trademark application
  1. Start using your trademark (if you haven’t already).

A trademark protects you when you continually use it, and can demonstrate that you have no intention to abandon it. Therefore, it is important that you actively use your trademark in connection with the goods or services that matches the description you provided. Make sure you archive the usage of your trademark, as you will need to provide proof of use before the trademark can be registered (if not done at the initial filing). Certain websites do this automatically and often can be relied upon in complex trademark disputes and litigation.

  1. Buy all domain names related to your trademark.

Protecting all domains related to your trademark is important to prevent competitors from trading on your goodwill. Make sure you register for all domain names that are variants of name that you care about and with all extensions. Be sure that you search for and register common misspellings to protect those as well. Also, make sure to protect your brand with common extensions for countries in which you may later operate. Trademarkia can help you search for and register your domains in more than 30 countries around the world. A few popular domains for different countries are:

.ca for Canada

.cn for China.co

.uk for the United Kingdom

.de for Germany

.au for Australia

.mx for Mexico

.in for India

  1. Place others on Notice of the rights in your trademark.

Make sure that you place the world on notice regarding your trademark rights. This notice is often placed in the Terms of Services of your website, and/or using a TM or ® next to your brand name (e.g., use TM if you have filed for a trademark, and ® once your trademark is registered).

  1. Monitor for infringement on your competitors websites.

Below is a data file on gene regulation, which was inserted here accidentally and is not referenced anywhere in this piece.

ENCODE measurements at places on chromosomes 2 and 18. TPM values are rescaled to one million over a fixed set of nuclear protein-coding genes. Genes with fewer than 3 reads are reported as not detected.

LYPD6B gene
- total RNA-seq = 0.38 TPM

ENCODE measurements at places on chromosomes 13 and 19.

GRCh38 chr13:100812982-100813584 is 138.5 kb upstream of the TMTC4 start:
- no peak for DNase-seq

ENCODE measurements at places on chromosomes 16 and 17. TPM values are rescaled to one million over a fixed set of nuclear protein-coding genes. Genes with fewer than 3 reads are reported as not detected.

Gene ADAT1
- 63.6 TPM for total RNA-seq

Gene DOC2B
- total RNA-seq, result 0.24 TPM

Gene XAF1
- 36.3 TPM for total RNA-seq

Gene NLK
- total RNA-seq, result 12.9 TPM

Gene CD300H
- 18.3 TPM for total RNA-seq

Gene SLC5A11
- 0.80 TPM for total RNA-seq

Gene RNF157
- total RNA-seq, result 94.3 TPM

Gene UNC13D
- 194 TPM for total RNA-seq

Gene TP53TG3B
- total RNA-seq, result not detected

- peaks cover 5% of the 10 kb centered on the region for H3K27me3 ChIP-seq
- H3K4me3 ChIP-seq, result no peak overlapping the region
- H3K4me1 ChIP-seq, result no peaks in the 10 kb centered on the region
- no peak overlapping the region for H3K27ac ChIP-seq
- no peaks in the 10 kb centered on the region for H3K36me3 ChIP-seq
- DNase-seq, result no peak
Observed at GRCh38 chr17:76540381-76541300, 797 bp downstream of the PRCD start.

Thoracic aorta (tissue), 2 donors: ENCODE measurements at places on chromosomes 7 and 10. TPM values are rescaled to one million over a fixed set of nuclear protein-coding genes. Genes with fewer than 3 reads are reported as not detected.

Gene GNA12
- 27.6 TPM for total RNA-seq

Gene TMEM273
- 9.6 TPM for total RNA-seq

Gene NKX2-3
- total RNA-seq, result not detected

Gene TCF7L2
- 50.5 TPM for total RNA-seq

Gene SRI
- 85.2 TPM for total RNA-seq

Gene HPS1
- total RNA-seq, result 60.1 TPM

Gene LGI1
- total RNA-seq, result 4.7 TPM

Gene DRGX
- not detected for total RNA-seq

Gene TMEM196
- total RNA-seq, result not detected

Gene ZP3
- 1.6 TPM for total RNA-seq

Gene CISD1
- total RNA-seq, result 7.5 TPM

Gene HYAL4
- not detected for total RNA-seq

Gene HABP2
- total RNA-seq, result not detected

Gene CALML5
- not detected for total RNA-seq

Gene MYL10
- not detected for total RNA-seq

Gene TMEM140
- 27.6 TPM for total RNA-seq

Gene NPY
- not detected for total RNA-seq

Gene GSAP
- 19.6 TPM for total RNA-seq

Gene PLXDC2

Periodically do a Google search for your brand to see if there are people trying to misappropriate traffic away from you. Also, make sure that your competitors are not trying to steer traffic away from your website or business by using your trademarked name. If you sell a consumer product in the United States that is gaining popularity, make sure there are no knock-offs of your products that companies in foreign countries such as China are attempting to sell to United States customers (e.g., periodically do a search on Ali Baba to see if there are knockoffs). If you see that there are issues with other businesses that you think are infringing your rights, contact our law firm to set up a time to discuss your rights.

  1. Protect your other Logos and Brands as Trademarks.

Often, companies have different names, logos, and slogans that relate to their products and services that they have not protected. These can be just as important, if not more, as consumer may closer identify with your logo rather than your brand’s name itself. You can start the filing process for your company’s trademarks here.

  1. Protect your trademark in each country where you feel that it is valuable.

Trademarks are national rights, and it is important that you protect your brand in each country in which you currently operate, or may operate in the future. Our lawyers can help you determine where you should trademark your name, and can assist you in the filing of trademarks in more than 100 countries around the world.


This article presents the views of the author and do not necessarily reflect those of LegalForce RAPC or its clients.  The information presented is general information and for educational purposes.  No legal advice is intended to be conveyed; readers should consult with legal counsel with respect to any legal advice they require related to the subject matter of the article.

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RAJ ABHYANKER, is the founding partner of LegalForce RAPC Worldwide. Raj is a winner of the American Bar Association Legal Rebel award, and the Fastcase 50 Legal Innovation Award. In addition, Raj was an economic policy adviser to the Chief Technology Officer of the United States White House for the America Invents Act, and invited speaker at the Association of California Bar Associations conference, and an invited speaker at the U.S. District Court (9th district) Judge Aiken conference on Innovations in Law, Science, & Technology. He has been quoted in the ABA Journal, New York Times, Bloomberg, Fox News, and Fast Company magazine.